Photo Friday: What a difference 5 miles makes in the health choices people can make

I’ve already tweeted this and posted to Facebook; however the blog is the official record of the journey :). 

I took both photographs yesterday while on a “Social Determinants of Health Tour” (walk) through Ward 8 of Washington, DC, with another physician Pierre Vigilance, MD ( @PierreVigilance ), who was a supremely excellent guide and collaborator given his past experience as The Director of the Washington, DC Department of Health, AND Kait Roe (@kaitbr), patient engagement champion supreme.

I actually didn’t plan on taking the photograph on the left – I happened to walk into a convenience store in Ward 2 and was immediately, immediately taken aback by the difference in appearance and food choices in this store, compared to the store I had just been in. It was a stark contrast to see how convenience stores like the one on the left have morphed into providing healthy choices, dominantly, visibly, compared to the one on the right, which is more challenged. 

The refrigerator in the store on the right is not there by accident. It is part of the Healthy Corner program, which you can learn more about.

I don’t want to imply that Washington, DC is not innovating in this area or that there’s no hope. The goal of the tour was to uncover and show visually what a lot of people don’t realize when they see only data or think that technologically mediated lifestyle reminders are the answer when it comes to obesity.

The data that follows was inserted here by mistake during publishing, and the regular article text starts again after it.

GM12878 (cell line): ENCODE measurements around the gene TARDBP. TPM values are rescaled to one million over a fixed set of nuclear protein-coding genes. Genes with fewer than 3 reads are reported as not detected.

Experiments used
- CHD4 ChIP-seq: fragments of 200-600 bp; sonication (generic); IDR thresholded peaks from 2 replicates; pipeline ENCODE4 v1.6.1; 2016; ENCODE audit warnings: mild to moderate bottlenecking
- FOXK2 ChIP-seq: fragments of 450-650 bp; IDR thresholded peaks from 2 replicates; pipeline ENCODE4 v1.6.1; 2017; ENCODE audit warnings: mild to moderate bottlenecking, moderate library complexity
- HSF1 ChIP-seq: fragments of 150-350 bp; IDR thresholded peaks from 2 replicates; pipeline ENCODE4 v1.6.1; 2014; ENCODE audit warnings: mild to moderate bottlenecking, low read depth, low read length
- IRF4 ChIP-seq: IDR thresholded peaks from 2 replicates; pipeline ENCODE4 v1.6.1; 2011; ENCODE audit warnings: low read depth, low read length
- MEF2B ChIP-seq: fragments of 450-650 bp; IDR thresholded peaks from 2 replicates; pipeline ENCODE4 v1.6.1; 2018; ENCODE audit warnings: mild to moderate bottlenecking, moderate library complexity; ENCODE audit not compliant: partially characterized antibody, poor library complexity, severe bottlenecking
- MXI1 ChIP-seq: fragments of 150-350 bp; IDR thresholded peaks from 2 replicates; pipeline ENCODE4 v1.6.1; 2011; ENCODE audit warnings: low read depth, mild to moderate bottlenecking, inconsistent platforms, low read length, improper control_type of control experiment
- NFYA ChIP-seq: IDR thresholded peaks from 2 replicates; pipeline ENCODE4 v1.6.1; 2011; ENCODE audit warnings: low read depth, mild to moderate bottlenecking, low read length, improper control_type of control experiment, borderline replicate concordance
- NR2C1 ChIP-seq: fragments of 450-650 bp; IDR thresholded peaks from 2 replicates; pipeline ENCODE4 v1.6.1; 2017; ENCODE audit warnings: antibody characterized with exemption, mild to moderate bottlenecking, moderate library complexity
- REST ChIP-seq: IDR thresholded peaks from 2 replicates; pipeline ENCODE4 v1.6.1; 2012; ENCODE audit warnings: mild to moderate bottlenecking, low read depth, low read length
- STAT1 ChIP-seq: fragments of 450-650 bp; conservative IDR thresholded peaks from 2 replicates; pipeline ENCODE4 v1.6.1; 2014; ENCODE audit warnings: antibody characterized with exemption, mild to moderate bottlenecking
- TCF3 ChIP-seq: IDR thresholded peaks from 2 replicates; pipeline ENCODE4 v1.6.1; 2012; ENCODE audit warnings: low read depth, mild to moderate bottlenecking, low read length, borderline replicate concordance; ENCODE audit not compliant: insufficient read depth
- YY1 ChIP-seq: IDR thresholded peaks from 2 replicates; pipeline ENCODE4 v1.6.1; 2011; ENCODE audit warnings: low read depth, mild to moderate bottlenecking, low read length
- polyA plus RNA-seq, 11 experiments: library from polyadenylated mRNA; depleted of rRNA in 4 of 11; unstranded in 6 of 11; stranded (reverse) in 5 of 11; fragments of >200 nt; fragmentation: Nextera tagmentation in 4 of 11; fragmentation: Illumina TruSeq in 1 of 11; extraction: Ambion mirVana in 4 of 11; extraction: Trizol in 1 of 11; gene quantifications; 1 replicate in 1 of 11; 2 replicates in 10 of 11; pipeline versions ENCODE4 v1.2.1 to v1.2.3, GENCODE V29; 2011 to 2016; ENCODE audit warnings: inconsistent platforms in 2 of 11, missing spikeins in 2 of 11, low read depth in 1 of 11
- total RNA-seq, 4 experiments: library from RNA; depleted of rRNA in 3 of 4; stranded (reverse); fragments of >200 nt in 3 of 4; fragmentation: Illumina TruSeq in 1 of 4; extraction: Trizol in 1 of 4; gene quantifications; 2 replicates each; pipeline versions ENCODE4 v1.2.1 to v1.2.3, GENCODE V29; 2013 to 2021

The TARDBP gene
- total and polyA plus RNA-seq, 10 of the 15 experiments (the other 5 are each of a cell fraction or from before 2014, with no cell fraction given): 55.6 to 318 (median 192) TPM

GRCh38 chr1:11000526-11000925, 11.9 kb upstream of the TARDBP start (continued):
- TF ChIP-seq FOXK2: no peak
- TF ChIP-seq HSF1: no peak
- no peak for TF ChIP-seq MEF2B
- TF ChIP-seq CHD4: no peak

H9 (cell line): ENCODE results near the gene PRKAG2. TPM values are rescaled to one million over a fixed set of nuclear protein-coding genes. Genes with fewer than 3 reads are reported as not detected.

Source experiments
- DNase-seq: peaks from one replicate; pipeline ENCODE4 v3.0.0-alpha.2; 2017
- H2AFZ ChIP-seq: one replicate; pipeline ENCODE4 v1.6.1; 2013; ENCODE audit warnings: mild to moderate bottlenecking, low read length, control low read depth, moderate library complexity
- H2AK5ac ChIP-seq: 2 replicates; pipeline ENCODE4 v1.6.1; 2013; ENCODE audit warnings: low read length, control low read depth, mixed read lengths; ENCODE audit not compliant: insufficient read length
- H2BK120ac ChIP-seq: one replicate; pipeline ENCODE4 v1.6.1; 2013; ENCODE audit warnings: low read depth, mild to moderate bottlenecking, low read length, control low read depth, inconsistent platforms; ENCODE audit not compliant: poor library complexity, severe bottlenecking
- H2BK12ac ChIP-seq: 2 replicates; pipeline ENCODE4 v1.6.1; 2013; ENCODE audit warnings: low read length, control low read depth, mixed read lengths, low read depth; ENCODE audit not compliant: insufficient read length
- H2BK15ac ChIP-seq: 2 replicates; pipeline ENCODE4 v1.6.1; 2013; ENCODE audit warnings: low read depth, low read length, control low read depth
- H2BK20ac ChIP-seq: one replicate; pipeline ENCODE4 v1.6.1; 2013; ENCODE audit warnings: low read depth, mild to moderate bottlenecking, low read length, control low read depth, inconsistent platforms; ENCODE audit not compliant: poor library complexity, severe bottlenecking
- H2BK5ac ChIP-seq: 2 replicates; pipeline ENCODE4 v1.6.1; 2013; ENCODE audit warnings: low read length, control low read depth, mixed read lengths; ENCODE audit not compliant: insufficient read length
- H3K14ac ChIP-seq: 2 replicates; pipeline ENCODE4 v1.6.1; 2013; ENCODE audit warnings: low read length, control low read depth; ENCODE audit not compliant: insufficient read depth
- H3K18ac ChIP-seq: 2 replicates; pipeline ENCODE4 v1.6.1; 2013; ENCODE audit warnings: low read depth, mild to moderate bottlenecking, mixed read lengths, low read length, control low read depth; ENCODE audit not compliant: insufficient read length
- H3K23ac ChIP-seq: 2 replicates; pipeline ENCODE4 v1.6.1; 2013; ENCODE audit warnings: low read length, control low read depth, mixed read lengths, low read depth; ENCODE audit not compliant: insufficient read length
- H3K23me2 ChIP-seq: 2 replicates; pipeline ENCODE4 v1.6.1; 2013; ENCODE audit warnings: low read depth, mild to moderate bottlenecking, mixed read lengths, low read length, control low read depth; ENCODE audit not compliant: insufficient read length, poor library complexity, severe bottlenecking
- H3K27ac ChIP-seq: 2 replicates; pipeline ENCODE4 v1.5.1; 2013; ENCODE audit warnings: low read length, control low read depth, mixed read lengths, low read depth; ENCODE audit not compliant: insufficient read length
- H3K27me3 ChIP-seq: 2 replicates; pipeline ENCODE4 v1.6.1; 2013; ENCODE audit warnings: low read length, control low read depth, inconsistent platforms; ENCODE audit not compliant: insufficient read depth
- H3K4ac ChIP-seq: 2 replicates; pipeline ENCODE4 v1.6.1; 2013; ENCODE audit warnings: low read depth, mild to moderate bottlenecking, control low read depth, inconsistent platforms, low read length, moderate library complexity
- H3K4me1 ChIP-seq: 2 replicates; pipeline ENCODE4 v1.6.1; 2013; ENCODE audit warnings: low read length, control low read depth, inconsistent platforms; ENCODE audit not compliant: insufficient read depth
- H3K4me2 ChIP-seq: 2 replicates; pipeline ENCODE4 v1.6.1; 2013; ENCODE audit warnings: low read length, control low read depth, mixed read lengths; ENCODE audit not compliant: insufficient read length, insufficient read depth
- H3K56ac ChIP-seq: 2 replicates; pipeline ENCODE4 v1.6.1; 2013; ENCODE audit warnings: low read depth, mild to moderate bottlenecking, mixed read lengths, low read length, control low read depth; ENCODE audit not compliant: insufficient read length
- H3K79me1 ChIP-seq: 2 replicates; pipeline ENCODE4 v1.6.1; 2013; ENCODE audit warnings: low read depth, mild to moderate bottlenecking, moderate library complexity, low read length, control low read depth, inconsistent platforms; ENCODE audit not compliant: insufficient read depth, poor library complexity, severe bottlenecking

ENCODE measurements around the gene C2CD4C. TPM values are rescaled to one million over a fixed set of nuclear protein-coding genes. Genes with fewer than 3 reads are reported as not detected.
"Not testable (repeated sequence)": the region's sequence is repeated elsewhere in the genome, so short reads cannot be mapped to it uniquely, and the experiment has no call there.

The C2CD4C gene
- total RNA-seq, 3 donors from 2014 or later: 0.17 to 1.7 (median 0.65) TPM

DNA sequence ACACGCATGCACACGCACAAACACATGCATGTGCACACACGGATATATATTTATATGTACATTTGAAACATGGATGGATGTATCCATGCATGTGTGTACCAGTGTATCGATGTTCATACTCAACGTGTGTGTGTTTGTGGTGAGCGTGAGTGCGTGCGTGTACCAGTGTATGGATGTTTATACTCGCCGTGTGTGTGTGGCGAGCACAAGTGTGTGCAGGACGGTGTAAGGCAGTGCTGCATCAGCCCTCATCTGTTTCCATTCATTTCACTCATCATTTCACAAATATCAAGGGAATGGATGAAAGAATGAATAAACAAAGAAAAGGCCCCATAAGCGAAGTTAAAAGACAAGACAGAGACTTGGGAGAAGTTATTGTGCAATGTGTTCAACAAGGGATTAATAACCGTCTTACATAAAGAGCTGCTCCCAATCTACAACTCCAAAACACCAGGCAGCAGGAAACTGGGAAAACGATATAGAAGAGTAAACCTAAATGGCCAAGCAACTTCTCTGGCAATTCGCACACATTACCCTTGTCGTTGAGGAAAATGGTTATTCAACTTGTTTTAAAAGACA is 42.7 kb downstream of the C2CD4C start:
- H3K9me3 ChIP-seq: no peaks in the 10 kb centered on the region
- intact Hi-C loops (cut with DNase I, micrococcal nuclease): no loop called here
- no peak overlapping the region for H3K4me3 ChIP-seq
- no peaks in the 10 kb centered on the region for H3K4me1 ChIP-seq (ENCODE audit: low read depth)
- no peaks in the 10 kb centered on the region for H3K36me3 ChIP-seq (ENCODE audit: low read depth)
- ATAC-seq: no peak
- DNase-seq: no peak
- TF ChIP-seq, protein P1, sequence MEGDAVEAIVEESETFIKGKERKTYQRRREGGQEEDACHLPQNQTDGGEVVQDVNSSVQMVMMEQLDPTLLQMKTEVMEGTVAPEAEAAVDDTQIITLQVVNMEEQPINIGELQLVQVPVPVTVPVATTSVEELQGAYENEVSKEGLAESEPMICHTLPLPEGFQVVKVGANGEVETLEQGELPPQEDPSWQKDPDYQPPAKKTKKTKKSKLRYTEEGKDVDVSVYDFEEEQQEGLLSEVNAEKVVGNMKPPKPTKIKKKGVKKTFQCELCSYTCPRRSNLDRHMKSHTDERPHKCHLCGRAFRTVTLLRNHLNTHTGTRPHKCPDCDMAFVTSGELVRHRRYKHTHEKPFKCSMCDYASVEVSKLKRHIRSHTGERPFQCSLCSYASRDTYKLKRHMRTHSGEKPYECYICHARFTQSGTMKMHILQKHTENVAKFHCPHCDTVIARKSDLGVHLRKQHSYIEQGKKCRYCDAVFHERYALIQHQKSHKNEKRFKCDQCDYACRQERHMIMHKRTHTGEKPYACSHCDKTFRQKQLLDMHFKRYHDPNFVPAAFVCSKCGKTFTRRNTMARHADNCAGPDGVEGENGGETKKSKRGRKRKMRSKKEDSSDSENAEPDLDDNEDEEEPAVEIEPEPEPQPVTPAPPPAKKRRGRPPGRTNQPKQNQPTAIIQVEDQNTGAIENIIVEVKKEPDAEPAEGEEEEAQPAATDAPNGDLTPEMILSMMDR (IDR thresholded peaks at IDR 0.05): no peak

I’ll post more ( a lot more ) about the social determinants of health tour in the next few days. It involved reviewing data and then going in person, because googling and reading blogs can only go so far.

I found this appropriate quote in one of the blogs I researched in advance of the trip:

It is very telling (and a little demoralizing) to sit in a meeting with organizations (including DC agencies) discussing important Ward 8 issues (like unemployment and economic development) and realizing that not one of them lives in our community.  I think that some of the missteps we have seen in Ward 8 can be tracked back to the lack of representation in the decision making positions. To quote Boyz n the Hood, “Either they don’t know, don’t show, or don’t care about what goes on in the hood.”

You can’t Google the East of the River experience.  My blog may bridge part of the gap but it doesn’t come close to filling the void. East of the river engagement is an “on the ground”  and “in the streets” type of operation.  It involves many different perspectives and skill-sets (and maybe a confrontation or two).  The strategies and tools that may be successful in Columbia Heights may not translate in Congress Heights. You can’t expect a community that has been disenfranchised for a generation to come running at the first mention of a community meeting. It will take more than free hotdogs to get people excited about the Saint Elizabeths project. And you can not,  for the love of all things holy,  continue to engage people to do community outreach east of the river who do not live or work east of the river.

From: Consider This an Intervention, Congress Heights on the Rise Blog, July 17, 2012


Ted Eytan, MD